U.S. and South Korean foreign policy are heading toward a confrontation as the two countries pursue contradictory strategies of engagement with North Korea.

Though South Korea seemed to have embraced the 2018 Winter Olympics as an opportunity for friendly engagement with the North Koreans, the United States was more wary. Vice President Mike Pence did not attend a dinner hosted by Kim Yo Jong, North Korean leader Kim Jong Un’s sister, and remained seated while the unified Korean Olympic team received a standing ovation from the rest of the stadium.

The United States and South Korea have historically swung back and forth between taking a hard line versus a friendlier approach toward North Korea.

“As soon as we have a progressive president, they switch to a much harder line  and vice versa,” said Robert Uriu, associate professor of political science at the University of California, Irvine, in a recent presentation at Pomona College. “I think that does send mixed signals to the North Koreans. … It also meant we’ve never been on the same page, which I think has hurt our common position.”

Under the administration of President Donald Trump, the current U.S. policy toward North Korea is “maximum pressure,” according to the Washington Post. The goal is to get North Korea to stop its missile and nuclear activity as well as achieve denuclearization, primarily through economic pressure.

In the past year, the United States and the United Nations expanded sanctions against North Korea  specifically to target its military-industrial complex. In February,  Trump announced another round of sanctions to block oil and other  products from entering North Korea.

“We have imposed the heaviest sanctions ever imposed,” Trump said  in a speech to the Conservative Political Action Conference in February.

South Korean president Moon Jae-in’s approach is different, however. His attitude toward North Korea harkens back to the “Sunshine Policy” of former Presidents Kim Dae-Jung and Roh Moo-hyun, for whom Moon acted as chief of staff. The Sunshine Policy asserts that “warm engagement through economic development, tourism, and cultural exchange would lead to a more open North Korea,” attorney and Korea expert S. Nathan Park wrote in Foreign Policy.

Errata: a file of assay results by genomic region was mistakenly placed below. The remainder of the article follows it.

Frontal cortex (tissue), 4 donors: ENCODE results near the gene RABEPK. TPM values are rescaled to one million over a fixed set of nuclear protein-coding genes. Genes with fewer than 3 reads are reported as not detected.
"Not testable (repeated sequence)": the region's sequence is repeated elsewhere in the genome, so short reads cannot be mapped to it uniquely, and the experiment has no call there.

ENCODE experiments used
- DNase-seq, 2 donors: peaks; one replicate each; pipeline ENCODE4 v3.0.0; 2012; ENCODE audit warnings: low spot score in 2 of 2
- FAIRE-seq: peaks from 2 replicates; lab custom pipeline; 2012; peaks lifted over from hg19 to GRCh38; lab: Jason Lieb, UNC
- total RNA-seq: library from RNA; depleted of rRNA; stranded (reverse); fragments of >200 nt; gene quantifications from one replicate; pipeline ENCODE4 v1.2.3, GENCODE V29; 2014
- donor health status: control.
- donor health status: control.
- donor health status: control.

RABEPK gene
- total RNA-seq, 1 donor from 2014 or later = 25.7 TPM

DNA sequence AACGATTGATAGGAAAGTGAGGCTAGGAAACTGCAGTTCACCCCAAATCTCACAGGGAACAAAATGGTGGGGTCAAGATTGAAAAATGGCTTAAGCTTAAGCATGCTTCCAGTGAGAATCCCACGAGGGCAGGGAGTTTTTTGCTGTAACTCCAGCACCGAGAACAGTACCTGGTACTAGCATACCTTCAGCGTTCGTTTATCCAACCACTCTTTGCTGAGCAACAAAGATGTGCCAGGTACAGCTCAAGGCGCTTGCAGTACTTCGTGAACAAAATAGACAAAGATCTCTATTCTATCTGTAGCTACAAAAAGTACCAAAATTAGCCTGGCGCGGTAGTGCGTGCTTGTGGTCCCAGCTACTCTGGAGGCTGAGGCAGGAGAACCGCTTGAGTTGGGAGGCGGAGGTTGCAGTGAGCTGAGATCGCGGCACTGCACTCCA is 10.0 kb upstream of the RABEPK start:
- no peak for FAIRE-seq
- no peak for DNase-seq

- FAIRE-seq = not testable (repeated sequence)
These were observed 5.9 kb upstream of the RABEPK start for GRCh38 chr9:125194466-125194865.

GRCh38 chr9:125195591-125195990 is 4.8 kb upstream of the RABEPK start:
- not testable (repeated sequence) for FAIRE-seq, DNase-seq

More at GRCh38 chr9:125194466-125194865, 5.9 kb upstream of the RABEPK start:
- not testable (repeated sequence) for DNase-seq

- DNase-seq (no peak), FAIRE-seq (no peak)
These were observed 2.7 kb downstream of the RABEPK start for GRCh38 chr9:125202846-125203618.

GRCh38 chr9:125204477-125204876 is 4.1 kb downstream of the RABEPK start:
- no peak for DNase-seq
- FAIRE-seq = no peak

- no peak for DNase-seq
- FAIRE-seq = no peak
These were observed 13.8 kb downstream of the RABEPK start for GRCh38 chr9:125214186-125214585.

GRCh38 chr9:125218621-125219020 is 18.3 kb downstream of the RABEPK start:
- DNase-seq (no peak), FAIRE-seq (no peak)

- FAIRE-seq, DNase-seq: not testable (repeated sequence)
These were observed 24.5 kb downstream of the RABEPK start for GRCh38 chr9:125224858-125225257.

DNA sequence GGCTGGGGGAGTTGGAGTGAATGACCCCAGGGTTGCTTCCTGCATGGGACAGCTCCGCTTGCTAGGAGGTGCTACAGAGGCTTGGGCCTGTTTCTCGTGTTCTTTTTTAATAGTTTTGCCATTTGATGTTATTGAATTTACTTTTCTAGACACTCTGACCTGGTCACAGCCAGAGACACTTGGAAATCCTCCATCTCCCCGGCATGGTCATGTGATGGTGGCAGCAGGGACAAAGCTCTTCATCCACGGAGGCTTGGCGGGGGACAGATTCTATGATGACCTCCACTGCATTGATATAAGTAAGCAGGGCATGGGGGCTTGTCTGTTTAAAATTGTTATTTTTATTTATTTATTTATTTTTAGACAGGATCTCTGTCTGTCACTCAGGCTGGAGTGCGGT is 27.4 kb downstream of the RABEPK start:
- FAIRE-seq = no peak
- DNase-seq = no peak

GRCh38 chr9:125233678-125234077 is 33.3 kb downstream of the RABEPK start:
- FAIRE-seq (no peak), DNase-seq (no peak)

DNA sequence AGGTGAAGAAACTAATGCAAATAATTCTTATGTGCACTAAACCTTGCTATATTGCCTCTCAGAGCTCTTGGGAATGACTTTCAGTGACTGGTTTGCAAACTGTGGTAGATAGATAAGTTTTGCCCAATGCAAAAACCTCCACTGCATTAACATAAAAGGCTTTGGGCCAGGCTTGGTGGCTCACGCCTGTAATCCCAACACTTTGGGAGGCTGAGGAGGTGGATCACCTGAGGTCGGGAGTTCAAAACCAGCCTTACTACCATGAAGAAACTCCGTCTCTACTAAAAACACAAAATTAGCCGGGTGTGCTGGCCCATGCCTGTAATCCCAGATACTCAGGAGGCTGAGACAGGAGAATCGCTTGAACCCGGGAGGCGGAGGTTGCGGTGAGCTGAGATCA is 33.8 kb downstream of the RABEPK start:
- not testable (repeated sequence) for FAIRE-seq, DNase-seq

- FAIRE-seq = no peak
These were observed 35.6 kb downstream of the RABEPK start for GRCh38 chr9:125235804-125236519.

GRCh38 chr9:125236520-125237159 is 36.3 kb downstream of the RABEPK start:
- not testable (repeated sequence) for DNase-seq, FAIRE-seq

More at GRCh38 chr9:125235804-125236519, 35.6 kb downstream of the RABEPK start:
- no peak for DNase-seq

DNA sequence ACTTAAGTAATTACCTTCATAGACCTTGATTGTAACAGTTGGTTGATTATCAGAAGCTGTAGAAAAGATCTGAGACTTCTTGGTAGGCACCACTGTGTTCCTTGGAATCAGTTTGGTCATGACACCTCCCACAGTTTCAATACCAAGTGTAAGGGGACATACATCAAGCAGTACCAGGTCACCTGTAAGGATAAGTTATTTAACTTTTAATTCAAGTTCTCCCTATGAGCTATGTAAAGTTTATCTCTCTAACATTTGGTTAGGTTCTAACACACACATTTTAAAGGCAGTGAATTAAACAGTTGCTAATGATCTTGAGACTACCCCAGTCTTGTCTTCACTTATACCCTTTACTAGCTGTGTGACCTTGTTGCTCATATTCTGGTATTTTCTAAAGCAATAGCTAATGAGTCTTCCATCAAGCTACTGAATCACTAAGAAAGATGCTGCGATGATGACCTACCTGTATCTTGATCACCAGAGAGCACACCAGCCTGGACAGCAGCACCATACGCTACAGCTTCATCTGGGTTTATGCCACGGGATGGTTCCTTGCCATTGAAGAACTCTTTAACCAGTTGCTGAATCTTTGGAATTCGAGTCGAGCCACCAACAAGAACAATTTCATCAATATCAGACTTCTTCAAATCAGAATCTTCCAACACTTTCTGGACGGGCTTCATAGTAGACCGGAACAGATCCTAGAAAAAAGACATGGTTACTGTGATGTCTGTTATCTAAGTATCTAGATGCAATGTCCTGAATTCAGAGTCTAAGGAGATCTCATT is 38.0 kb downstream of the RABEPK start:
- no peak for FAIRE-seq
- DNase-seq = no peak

Although the Sunshine Policy has been criticized for being too soft, it has a track record of success, according to Park. Kim Jong Il had in-person meetings with both Kim Dae-Jung and Roh, the only two South Korean presidents to ever meet with North Korean leadership. There were also meetings for families separated between North and South Korea, and South Koreans supervised North Korean workers in the Kaesong Industrial Complex in North Korea.

The problem lies not necessarily in the different approaches the United States and South Korea take when it comes to North Korea, but in the lack of coordination between the countries, Pomona College assistant professor of politics Tom Le suggested.

“From the ‘90’s up until 2018 … we never have a chance where all three states were on the same page when it came to North Korea,” Le said, referring to Japan as the third state involved in the North Korea crisis. “You always had these rotating objectives in East Asia, which makes it really hard to have a united front when it comes to dealing with the North Koreans.”

Such a unified approach might occur within the next few months, as both Trump and Moon are planning to meet with Kim Jong Un. In a surprising move, Trump agreed to meet with the North Korean leader before May to talk about denuclearization, despite the United States’ hard-line policy toward North Korea. Kim Jong Un also promised to suspend all nuclear and missile tests during the talks. If the meeting takes place, Trump will be the first-ever sitting American president to meet a North Korean leader.

If both meetings with the North Korean leader go well, Moon said a three-way summit between the United States, South Korea and North Korea is conceivable,  the New York Times reported. Former U.S. Ambassador to South Korea Mark Lippert is skeptical about the significance of these talks, however.

“It looks like the old playbook, and we know where the old playbook leads,” Lippert said at the Pomona College event. Some of the demands made are very similar to ones from past failed negotiations.

“For the first time in many years, a serious effort is being made by all parties concerned,” Trump said on Twitter in early March.

If the United States and South Korea are finally on the same page, that could set the stage for progress that has long eluded the troubled peninsula.

(By Jaimie Ding; March 8, 2018)


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